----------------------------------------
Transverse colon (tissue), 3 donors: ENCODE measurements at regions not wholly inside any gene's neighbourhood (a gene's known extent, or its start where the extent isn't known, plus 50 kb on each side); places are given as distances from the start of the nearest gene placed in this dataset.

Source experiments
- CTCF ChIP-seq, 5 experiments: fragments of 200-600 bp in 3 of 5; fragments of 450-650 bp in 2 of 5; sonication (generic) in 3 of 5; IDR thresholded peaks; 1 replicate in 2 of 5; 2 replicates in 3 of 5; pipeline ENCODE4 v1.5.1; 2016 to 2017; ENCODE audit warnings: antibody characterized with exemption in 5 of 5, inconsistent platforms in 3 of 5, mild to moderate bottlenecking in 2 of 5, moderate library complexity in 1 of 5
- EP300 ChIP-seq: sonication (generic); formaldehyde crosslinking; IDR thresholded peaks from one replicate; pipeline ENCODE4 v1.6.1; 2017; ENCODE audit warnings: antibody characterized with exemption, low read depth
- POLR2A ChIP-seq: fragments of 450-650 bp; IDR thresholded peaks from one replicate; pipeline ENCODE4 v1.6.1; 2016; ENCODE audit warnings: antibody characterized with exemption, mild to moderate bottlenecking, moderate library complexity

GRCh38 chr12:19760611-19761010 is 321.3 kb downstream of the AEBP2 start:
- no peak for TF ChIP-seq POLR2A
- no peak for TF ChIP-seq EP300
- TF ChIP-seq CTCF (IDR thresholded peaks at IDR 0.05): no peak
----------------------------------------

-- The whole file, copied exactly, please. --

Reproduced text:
Transverse colon (tissue), 3 donors: ENCODE measurements at regions not wholly inside any gene's neighbourhood (a gene's known extent, or its start where the extent isn't known, plus 50 kb on each side); places are given as distances from the start of the nearest gene placed in this dataset.

Source experiments
- CTCF ChIP-seq, 5 experiments: fragments of 200-600 bp in 3 of 5; fragments of 450-650 bp in 2 of 5; sonication (generic) in 3 of 5; IDR thresholded peaks; 1 replicate in 2 of 5; 2 replicates in 3 of 5; pipeline ENCODE4 v1.5.1; 2016 to 2017; ENCODE audit warnings: antibody characterized with exemption in 5 of 5, inconsistent platforms in 3 of 5, mild to moderate bottlenecking in 2 of 5, moderate library complexity in 1 of 5
- EP300 ChIP-seq: sonication (generic); formaldehyde crosslinking; IDR thresholded peaks from one replicate; pipeline ENCODE4 v1.6.1; 2017; ENCODE audit warnings: antibody characterized with exemption, low read depth
- POLR2A ChIP-seq: fragments of 450-650 bp; IDR thresholded peaks from one replicate; pipeline ENCODE4 v1.6.1; 2016; ENCODE audit warnings: antibody characterized with exemption, mild to moderate bottlenecking, moderate library complexity

GRCh38 chr12:19760611-19761010 is 321.3 kb downstream of the AEBP2 start:
- no peak for TF ChIP-seq POLR2A
- no peak for TF ChIP-seq EP300
- TF ChIP-seq CTCF (IDR thresholded peaks at IDR 0.05): no peak